A high intake of supplemental vitamin C may increase the excretion of oxalate in the urine, as some vitamin C can be converted into oxalate within the body (, ).
One study among middle-aged and older Swedish men found that vitamin C supplement takers may be twice as likely to develop kidney stones as those who don't take supplements ().
However, note that vitamin C from food sources, such as lemons, is not associated with an increased stone risk ().
Bottom Line: There is some evidence that taking high doses of vitamin C supplements may increase the risk of calcium oxalate kidney stones in men.
It's a common misunderstanding that you need to decrease your calcium intake in order to reduce your risk of forming calcium-containing stones.
However, this is not the case. In fact, a diet high in calcium has been associated with a decreased risk of forming kidney stones (, , , ).
One study placed men who had previously formed calcium-containing kidney stones on a diet containing 1,200 mg of calcium per day. It was also low in animal protein and salt ().
The men had about a 50% lower risk of getting another kidney stone over five years than the control group, who followed a low-calcium diet of 400 mg per day.
Dietary calcium tends to bind with oxalate in the diet, which prevents it from being absorbed. The kidneys then don't have to pass it through the urinary system.
Dairy products like milk, cheese and yogurt are good dietary sources of calcium.
For most adults, the recommended daily intake (RDI) of calcium is 1,000 mg per day. However, the RDI is 1,200 mg per day for women over the age of 50 and everyone over the age of 70.
Bottom Line: Getting enough calcium may help prevent kidney stone formation in some people. Calcium may bind to oxalate and prevent it from being absorbed.
A diet high in salt is linked to an increased risk of kidney stones in some people (, ).
A high intake of sodium, a component of table salt, may increase calcium excretion through urine — which is one of the main risk factors for kidney stones ().
That being said, some studies in younger women and men have failed to find an association (, , ).
Most dietary guidelines currently recommend that people limit sodium intake to 2,300 mg per day. However, most people consume a lot more than that (, ).
One of the best ways to decrease your sodium intake is to cut back on packaged, processed foods ().
Bottom Line: If you're prone to forming kidney stones, restricting sodium may help. Sodium may increase the amount of calcium you excrete in urine.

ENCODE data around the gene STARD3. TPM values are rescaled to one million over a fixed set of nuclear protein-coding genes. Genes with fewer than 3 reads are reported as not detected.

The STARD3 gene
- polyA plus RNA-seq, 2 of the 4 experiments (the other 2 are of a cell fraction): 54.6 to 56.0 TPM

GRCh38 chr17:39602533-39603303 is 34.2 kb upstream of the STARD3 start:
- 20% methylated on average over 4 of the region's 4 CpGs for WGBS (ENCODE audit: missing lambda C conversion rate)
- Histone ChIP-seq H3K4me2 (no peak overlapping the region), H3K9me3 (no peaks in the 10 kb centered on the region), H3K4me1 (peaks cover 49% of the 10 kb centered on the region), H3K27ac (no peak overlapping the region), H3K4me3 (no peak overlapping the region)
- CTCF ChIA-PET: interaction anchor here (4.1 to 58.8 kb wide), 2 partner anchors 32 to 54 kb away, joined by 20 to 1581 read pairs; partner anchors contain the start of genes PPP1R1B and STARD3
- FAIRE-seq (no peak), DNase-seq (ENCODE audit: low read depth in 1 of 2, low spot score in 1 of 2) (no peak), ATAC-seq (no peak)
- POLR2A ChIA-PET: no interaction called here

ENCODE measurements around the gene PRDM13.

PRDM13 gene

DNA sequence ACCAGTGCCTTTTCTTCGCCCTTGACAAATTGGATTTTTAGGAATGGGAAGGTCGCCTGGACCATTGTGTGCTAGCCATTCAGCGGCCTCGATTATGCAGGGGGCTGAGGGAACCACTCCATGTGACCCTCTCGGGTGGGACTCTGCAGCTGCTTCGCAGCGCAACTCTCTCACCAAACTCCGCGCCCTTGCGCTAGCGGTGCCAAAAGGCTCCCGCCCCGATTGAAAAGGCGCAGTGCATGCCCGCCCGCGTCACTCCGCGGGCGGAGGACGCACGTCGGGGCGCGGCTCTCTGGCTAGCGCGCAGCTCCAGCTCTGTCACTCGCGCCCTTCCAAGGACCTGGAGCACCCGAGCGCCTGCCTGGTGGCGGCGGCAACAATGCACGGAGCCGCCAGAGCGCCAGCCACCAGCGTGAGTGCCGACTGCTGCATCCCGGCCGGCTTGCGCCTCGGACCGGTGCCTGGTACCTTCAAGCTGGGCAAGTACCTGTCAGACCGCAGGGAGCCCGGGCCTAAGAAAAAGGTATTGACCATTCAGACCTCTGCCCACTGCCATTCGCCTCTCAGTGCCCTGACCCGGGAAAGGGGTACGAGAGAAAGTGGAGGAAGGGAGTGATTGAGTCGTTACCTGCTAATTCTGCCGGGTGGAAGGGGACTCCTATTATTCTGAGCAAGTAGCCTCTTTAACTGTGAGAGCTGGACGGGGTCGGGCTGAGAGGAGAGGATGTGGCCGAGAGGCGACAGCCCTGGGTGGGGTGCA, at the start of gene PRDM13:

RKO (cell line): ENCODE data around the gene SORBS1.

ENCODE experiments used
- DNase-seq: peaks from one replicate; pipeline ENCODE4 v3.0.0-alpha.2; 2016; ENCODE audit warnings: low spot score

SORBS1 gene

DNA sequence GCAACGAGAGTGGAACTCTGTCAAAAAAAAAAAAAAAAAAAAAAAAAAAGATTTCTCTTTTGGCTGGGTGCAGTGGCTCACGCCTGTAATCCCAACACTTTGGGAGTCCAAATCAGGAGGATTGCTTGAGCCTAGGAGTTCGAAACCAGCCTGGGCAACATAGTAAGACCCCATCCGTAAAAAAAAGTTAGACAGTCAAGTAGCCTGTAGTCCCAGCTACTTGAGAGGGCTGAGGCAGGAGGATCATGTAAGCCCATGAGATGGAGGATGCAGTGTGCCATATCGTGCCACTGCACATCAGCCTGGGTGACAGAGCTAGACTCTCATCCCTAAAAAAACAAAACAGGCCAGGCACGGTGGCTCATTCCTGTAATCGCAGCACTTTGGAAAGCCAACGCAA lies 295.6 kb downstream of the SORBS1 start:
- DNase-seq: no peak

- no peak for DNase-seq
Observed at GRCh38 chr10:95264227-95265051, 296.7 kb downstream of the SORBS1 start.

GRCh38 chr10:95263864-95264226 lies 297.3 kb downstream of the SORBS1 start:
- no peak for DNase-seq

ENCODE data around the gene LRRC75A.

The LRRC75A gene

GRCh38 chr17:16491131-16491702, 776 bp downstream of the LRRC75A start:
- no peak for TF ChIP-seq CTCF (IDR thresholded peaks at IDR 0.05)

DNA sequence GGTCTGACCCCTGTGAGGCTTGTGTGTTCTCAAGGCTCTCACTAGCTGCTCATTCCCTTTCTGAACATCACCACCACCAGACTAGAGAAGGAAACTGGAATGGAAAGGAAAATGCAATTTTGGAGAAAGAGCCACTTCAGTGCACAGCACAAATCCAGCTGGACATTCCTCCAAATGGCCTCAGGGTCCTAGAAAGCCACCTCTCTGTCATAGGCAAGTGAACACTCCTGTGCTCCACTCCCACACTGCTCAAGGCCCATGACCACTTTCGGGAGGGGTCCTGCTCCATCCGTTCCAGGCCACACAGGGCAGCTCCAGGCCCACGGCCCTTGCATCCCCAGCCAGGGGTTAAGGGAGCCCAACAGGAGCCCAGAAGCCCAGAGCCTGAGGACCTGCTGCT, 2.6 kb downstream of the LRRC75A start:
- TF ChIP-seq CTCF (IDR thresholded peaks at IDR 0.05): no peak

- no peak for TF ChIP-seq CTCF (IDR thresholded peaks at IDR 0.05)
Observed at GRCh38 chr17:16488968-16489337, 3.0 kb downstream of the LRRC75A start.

Magnesium is an important mineral that many people don't consume in sufficient amounts ().
It is involved in hundreds of metabolic reactions within your body, including energy production and muscle movements ().
There is also some evidence that magnesium may help prevent calcium oxalate kidney stone formation (, , ).
Exactly how this works is not fully understood, but it's been suggested that magnesium may reduce oxalate absorption in the gut (, , ).
That being said, not all studies agree on the matter (, ).
The RDI for magnesium is 400 mg per day. If you want to increase your dietary magnesium intake, avocados, legumes and tofu are all good dietary sources.
To get the maximum benefits, consume magnesium along with the foods you eat that are high in oxalate. If that's not an option, try to consume the source of magnesium within 12 hours ().
Bottom Line: Some studies show that increasing your magnesium intake may help decrease oxalate absorption and reduce the risk of kidney stones.
A diet high in animal protein sources, such as meat, fish and dairy, is associated with a higher risk of kidney stones.
A high intake of animal protein may increase calcium excretion and decrease levels of citrate (, ).
In addition, animal protein sources are rich in purines. These compounds are broken down into uric acid and may increase the risk of forming uric acid stones (, ).
All foods contain purines, but in different amounts.
Kidney, liver and other organ meats are very high in purines. Plant foods, on the other hand, are low in these substances.
Bottom Line: A high intake of animal protein may increase your risk of developing kidney stones.
If you've had a kidney stone, you're very likely to develop another one within 5–10 years. The good news is that certain dietary measures may help reduce this risk.
You can try increasing your fluid intake, consuming foods rich in certain nutrients, eating less animal protein and avoiding sodium, to name a few.
Just a few simple measures may go a long way in preventing painful kidney stones.